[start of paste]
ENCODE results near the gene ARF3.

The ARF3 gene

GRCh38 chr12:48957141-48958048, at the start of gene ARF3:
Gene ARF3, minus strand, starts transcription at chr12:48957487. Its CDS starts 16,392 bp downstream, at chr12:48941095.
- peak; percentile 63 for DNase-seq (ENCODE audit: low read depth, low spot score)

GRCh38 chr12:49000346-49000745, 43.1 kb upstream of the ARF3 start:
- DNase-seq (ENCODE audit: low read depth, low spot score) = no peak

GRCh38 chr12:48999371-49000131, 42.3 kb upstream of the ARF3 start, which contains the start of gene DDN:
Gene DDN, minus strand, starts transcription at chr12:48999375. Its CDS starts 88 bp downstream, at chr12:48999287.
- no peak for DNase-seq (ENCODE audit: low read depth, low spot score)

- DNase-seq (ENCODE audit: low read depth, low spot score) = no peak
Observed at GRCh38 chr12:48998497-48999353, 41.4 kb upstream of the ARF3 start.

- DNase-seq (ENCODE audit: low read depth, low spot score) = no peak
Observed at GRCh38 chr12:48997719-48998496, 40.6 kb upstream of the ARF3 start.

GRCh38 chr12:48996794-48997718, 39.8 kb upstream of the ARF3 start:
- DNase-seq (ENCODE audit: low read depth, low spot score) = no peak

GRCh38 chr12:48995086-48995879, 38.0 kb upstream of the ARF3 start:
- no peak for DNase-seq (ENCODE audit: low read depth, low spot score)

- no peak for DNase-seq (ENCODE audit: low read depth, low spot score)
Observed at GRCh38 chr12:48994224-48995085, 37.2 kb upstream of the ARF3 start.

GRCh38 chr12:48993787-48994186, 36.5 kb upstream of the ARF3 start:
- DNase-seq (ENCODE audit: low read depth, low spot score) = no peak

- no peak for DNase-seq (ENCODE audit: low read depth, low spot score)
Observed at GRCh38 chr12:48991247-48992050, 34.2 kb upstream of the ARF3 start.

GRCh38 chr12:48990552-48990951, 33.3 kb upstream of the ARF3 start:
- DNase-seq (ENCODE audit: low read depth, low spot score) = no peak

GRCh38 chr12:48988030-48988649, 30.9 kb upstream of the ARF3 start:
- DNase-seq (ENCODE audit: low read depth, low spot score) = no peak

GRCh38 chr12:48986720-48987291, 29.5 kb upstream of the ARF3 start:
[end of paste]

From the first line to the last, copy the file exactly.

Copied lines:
ENCODE results near the gene ARF3.

The ARF3 gene

GRCh38 chr12:48957141-48958048, at the start of gene ARF3:
Gene ARF3, minus strand, starts transcription at chr12:48957487. Its CDS starts 16,392 bp downstream, at chr12:48941095.
- peak; percentile 63 for DNase-seq (ENCODE audit: low read depth, low spot score)

GRCh38 chr12:49000346-49000745, 43.1 kb upstream of the ARF3 start:
- DNase-seq (ENCODE audit: low read depth, low spot score) = no peak

GRCh38 chr12:48999371-49000131, 42.3 kb upstream of the ARF3 start, which contains the start of gene DDN:
Gene DDN, minus strand, starts transcription at chr12:48999375. Its CDS starts 88 bp downstream, at chr12:48999287.
- no peak for DNase-seq (ENCODE audit: low read depth, low spot score)

- DNase-seq (ENCODE audit: low read depth, low spot score) = no peak
Observed at GRCh38 chr12:48998497-48999353, 41.4 kb upstream of the ARF3 start.

- DNase-seq (ENCODE audit: low read depth, low spot score) = no peak
Observed at GRCh38 chr12:48997719-48998496, 40.6 kb upstream of the ARF3 start.

GRCh38 chr12:48996794-48997718, 39.8 kb upstream of the ARF3 start:
- DNase-seq (ENCODE audit: low read depth, low spot score) = no peak

GRCh38 chr12:48995086-48995879, 38.0 kb upstream of the ARF3 start:
- no peak for DNase-seq (ENCODE audit: low read depth, low spot score)

- no peak for DNase-seq (ENCODE audit: low read depth, low spot score)
Observed at GRCh38 chr12:48994224-48995085, 37.2 kb upstream of the ARF3 start.

GRCh38 chr12:48993787-48994186, 36.5 kb upstream of the ARF3 start:
- DNase-seq (ENCODE audit: low read depth, low spot score) = no peak

- no peak for DNase-seq (ENCODE audit: low read depth, low spot score)
Observed at GRCh38 chr12:48991247-48992050, 34.2 kb upstream of the ARF3 start.

GRCh38 chr12:48990552-48990951, 33.3 kb upstream of the ARF3 start:
- DNase-seq (ENCODE audit: low read depth, low spot score) = no peak

GRCh38 chr12:48988030-48988649, 30.9 kb upstream of the ARF3 start:
- DNase-seq (ENCODE audit: low read depth, low spot score) = no peak

GRCh38 chr12:48986720-48987291, 29.5 kb upstream of the ARF3 start: